“As a field of academic study, Women’s Studies stretches back to the late 1960s and 1970s, and emerged as a result of the absence of women’s voices, experience and perspectives in academia,” Henderson continued. “Now, the discipline has expanded to encompass the emergence of courses on gender identity, sexuality, masculinities and intersectionality, in addition to new theories, empirical evidence and paradigms.”
The minor in gender and women’s studies consists of at least 15 credit hours and involves coursework from a variety of fields, including art, English, history, psychology, political science, religion and sociology.
Three new required courses have been created for the minor, including: GWS 101: Introduction to Gender and Women’s Studies, GWS 337: Internship in Gender and Women’s Studies and GWS 401: Seminar on Gender and Women’s Studies. An additional new course, ENG 181: Women’s and Minority Literature, has also been created to offer an elective curricular option for students who choose to minor in gender and women’s studies, as well as those who major in English literature, English for teacher licensure and writing communication.
Henderson said the gender and women’s studies courses provide students with the language and tools to understand some of the most pressing national and global issues.
“For example, it is very difficult to understand the current cultural and legal debate in North Carolina around ‘The Bathroom Bill’ (NC House Bill 2) without a basic understanding of the concepts of gender and trans identity,” Henderson said. “Similarly, it is hard make sense of the gender wage gap without an understanding of the ways in which this wage gap manifests differently among African American, Latina and white women. MC’s GWS interdisciplinary minor encourages our students to ask and answer those types of questions using critical analysis and tools centered around race, class, gender and sexuality combined with an emphasis on gender equality, and is much welcome addition to our curriculum.”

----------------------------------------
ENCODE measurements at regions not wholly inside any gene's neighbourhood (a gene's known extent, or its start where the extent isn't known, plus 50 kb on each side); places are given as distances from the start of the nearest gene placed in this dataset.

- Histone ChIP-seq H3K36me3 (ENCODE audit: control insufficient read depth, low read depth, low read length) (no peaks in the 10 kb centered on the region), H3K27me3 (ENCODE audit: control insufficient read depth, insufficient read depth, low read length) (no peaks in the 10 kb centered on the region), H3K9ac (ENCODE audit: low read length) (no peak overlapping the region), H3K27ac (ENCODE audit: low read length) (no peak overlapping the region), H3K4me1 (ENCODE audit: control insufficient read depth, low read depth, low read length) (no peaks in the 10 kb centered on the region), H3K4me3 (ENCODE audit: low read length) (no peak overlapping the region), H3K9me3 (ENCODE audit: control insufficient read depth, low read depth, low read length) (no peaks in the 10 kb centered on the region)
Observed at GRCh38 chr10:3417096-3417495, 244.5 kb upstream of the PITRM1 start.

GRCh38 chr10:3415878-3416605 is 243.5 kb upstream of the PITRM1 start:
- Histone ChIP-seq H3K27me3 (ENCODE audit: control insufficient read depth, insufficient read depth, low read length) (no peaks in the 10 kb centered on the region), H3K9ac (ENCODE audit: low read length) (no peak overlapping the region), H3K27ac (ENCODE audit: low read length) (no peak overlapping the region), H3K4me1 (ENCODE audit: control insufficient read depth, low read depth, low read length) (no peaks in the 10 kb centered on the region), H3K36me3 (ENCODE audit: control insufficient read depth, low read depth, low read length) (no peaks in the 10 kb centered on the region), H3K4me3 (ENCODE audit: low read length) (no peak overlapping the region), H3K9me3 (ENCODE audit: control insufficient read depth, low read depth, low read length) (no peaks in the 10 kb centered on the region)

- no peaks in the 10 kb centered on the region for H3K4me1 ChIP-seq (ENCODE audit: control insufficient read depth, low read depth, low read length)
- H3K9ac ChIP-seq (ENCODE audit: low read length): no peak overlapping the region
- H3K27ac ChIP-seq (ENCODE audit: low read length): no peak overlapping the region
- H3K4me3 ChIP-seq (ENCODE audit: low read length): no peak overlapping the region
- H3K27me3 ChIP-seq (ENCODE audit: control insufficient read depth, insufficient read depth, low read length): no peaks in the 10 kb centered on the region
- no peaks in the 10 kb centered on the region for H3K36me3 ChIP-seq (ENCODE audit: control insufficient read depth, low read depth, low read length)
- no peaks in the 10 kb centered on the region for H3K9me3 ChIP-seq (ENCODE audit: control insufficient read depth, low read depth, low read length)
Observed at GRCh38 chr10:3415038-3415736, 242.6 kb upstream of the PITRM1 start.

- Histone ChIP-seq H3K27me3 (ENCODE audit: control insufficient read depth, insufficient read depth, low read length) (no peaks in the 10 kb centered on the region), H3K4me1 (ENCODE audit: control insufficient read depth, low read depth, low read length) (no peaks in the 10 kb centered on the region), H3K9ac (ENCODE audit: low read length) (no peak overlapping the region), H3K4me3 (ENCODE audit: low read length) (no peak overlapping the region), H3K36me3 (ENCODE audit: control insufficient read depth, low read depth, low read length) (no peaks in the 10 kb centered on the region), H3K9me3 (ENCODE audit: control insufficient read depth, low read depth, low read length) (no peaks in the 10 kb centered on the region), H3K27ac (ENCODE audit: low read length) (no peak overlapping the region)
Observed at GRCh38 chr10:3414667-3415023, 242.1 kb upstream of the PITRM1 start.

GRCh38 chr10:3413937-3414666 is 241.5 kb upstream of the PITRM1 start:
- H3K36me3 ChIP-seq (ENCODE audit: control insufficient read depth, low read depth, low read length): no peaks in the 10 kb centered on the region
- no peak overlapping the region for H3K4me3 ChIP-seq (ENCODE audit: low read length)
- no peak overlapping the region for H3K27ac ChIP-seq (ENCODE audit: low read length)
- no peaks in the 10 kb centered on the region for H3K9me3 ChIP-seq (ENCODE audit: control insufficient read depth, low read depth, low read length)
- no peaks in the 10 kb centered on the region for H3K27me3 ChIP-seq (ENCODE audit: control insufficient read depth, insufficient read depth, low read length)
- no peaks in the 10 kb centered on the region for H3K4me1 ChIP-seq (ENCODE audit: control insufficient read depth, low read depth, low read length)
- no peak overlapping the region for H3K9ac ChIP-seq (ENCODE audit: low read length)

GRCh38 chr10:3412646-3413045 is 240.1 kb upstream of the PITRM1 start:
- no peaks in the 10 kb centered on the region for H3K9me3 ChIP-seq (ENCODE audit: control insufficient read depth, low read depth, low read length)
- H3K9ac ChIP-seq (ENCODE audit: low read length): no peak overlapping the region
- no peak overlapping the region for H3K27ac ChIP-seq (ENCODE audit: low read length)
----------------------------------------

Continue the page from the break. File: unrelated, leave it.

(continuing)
Environmental science minor now offered at MC
In fall 2016, Maryville College began offering a new minor in environmental science.
The Division of Natural Sciences decided to create the minor to “provide students with the necessary skills to enter into more field-based careers, such as wildlife ecology, conservation, state or national park service, or the Environmental Protection Agency,” explained Dr. Dave Unger, associate professor of biology and coordinator of the environmental science minor. The minor was also designed to provide a link between the College’s Natural Sciences program (which includes biology, chemistry and biochemistry) and the Environmental Studies program (which includes sustainability, policy, society and environmental education).
“Students focused on environmental studies would gain field skills through the minor,” Unger said. “Students focused more on the natural sciences would gain a better understanding of the social and political sides of environmental work, such as policy crafting, green economics and environmental education.”
Maryville College’s location is “perfect” for the field of environmental science, Unger said.